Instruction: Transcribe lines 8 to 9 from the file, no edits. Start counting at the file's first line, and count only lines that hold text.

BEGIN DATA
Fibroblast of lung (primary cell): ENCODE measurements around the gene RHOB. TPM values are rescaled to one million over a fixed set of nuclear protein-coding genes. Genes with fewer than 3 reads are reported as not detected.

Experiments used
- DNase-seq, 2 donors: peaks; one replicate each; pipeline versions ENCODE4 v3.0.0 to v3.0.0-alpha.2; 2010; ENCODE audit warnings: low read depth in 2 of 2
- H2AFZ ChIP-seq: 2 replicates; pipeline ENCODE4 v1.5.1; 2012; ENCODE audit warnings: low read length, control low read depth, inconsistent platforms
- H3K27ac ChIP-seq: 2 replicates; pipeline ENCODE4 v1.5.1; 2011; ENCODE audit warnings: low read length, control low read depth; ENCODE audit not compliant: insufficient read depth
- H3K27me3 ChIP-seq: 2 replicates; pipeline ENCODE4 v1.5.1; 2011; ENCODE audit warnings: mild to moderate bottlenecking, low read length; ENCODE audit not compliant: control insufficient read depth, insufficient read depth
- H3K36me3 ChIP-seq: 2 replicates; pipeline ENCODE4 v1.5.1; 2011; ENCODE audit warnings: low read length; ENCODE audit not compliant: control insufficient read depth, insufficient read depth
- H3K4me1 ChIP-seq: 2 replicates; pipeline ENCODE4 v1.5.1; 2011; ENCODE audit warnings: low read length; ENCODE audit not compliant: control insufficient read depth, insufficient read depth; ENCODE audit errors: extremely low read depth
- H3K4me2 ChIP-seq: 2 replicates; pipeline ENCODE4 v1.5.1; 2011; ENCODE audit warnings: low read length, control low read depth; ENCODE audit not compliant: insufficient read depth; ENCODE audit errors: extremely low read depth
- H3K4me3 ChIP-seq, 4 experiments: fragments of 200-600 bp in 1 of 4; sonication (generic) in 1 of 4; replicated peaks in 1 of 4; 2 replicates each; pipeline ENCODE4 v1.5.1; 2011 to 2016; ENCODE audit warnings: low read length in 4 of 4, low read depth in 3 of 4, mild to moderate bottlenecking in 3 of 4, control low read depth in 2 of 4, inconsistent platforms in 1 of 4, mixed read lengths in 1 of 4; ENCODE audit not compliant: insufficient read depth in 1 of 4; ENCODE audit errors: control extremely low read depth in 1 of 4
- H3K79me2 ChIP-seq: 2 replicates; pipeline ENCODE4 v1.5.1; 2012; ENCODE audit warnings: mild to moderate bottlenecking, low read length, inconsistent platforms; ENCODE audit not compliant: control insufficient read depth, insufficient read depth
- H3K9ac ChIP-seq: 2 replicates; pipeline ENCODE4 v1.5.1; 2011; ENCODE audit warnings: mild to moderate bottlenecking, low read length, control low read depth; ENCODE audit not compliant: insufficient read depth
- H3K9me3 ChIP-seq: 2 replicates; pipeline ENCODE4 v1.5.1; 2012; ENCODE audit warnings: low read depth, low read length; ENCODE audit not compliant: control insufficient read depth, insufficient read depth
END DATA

- H3K4me1 ChIP-seq: 2 replicates; pipeline ENCODE4 v1.5.1; 2011; ENCODE audit warnings: low read length; ENCODE audit not compliant: control insufficient read depth, insufficient read depth; ENCODE audit errors: extremely low read depth
- H3K4me2 ChIP-seq: 2 replicates; pipeline ENCODE4 v1.5.1; 2011; ENCODE audit warnings: low read length, control low read depth; ENCODE audit not compliant: insufficient read depth; ENCODE audit errors: extremely low read depth